When Ken first started making tracks, all the Detroit musicians he looked up to were using TR-909s or 808s. Ken has no idea about that though, and bought the then-new all in one Korg M-1 synthesizer on his local music shop’s recommendation. He wrung every drop he could out of it, creating the unique sonic palette that defined his early releases. Of course, I can’t say for sure, but I truly believe that Ken Ishii would not be the same artist he is today if he’d begun his career by simply emulating the sounds of others.

Ever since Ken was in school he’d admired Derrick May, and formed a relationship with him during Derrick’s early visits to Japan, where Ken would hand him demos and ask him for his advice. Their relationship continued, with Derrick becoming a bit of a mentor figure to Ken over the years. Though known for making music that had a beautiful, but transient essence, with a public persona as a serious and elusive artist-figure, in person Derrick is all jokes and laughter. Perhaps it’s not surprising then, that he manages to bridge the apparent tonal gap between his legendary tracks and his DJing sensibility. Ken’s much the same, in a way; he’s been spinning the rave classic “Vamp” by Outlander (on R&S) more and more in recent years, even though his own work sounds nothing like it. Until now, under his various aliases, Ken has separated out his creative sensibilities for each project, working on each in isolation, but with Möbius Strip, it sounds to me like he is drawing on every element at once for the first time. The collaborative aspect of the album has imbued it with a lot of breadth, alongside the already adventurous nature of his solo work has produced a confident creation, bound to find adoration not only from old fans of Ken’s delicate earlier tracks, but also on the dancefloor.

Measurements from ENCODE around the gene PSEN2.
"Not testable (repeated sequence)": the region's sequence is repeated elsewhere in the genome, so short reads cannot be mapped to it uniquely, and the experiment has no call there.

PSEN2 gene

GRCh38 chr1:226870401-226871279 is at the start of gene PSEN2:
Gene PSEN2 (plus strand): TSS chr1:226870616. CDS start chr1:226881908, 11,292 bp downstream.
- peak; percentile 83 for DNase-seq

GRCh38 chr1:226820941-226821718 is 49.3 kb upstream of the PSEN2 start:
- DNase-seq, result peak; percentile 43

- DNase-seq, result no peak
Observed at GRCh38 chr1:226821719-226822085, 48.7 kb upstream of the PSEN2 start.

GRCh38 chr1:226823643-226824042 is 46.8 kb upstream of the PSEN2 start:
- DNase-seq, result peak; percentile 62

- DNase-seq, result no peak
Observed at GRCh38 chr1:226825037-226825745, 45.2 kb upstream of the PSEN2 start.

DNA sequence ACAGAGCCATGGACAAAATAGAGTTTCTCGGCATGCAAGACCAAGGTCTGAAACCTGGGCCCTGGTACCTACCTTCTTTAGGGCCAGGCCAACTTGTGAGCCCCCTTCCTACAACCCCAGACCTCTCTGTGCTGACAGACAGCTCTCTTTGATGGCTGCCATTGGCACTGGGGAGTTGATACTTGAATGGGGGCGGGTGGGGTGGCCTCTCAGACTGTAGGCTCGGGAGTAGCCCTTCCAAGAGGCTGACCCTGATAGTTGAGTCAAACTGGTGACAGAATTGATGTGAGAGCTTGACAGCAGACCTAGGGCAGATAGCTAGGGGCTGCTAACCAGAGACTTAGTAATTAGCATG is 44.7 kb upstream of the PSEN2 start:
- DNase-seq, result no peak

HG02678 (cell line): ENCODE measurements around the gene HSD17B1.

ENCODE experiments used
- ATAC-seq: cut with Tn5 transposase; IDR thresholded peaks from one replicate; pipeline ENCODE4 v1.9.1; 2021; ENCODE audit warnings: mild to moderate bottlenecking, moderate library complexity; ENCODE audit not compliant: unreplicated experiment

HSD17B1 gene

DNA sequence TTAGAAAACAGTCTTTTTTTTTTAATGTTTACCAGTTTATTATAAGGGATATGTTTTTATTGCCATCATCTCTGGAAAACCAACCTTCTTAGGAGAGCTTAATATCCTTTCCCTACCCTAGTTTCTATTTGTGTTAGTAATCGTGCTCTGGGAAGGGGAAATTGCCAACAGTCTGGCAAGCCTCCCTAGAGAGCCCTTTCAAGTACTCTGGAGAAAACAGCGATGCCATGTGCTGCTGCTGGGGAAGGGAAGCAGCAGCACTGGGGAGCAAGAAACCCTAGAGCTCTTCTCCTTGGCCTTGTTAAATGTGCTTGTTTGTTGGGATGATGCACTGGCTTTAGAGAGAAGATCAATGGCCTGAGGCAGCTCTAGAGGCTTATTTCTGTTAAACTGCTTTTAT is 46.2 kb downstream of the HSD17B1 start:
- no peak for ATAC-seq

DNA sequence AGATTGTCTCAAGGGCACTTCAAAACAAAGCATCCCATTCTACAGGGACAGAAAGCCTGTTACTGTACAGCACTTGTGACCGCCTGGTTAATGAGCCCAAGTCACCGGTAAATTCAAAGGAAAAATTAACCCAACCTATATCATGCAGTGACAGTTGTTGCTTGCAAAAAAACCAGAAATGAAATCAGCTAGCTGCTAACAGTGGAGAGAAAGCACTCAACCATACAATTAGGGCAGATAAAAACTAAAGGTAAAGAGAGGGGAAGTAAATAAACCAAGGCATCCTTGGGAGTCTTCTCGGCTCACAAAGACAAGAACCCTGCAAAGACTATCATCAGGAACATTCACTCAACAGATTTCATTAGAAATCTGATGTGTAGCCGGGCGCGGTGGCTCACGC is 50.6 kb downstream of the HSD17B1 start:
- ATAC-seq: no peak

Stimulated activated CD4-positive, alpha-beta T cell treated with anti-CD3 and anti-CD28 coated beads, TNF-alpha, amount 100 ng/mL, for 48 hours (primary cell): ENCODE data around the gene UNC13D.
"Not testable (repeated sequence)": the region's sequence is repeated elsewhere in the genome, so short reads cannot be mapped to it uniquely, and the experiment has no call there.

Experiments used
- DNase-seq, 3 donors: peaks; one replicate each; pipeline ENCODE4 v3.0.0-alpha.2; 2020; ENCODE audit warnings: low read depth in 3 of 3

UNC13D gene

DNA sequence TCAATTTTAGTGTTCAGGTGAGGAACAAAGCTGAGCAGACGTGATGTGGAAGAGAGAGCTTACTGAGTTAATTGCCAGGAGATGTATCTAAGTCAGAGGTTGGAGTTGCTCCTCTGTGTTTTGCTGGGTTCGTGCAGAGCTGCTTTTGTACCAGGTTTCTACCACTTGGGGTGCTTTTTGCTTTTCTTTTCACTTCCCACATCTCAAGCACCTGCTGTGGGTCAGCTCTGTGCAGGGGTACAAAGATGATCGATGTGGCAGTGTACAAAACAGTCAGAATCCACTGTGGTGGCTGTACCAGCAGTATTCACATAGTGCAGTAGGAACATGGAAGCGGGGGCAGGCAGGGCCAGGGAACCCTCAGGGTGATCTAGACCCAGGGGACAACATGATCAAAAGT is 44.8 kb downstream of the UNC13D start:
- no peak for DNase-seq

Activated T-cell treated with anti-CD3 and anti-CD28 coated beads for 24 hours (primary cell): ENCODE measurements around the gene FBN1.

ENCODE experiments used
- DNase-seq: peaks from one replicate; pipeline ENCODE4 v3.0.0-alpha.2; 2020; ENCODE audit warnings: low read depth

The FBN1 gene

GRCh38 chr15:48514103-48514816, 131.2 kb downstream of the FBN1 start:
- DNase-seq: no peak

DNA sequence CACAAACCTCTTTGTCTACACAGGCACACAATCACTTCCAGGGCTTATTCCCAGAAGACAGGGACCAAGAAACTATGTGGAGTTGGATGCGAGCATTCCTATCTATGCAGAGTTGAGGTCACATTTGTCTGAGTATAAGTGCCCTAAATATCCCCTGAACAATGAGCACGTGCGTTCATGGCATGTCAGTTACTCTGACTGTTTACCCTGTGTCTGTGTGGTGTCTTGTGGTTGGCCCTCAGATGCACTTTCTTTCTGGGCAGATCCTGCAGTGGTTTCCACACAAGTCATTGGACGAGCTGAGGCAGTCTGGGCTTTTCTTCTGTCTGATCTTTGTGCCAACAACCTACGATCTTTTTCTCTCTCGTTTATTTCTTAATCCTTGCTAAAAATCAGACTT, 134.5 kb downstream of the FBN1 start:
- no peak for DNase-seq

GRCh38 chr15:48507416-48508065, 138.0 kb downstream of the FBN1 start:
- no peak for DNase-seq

Last year marked a quarter of a century since Ken’s debut, and in a world where success as a DJ often means hanging up the cans as a producer, it’s amazing that Ken keeps putting out such vital work, let alone ambitious masterpieces like Möbius Strip. “There is no answer to making music, and making music is not two-faced, but rather, it is endless. As if it was a Möbius strip,” says Ken about the album’s title. When you listen to the album, you’ll know he meant every word.

Kengo Watanabe 2019/11/15
Translation by Ian Milton-Polley (Frognation)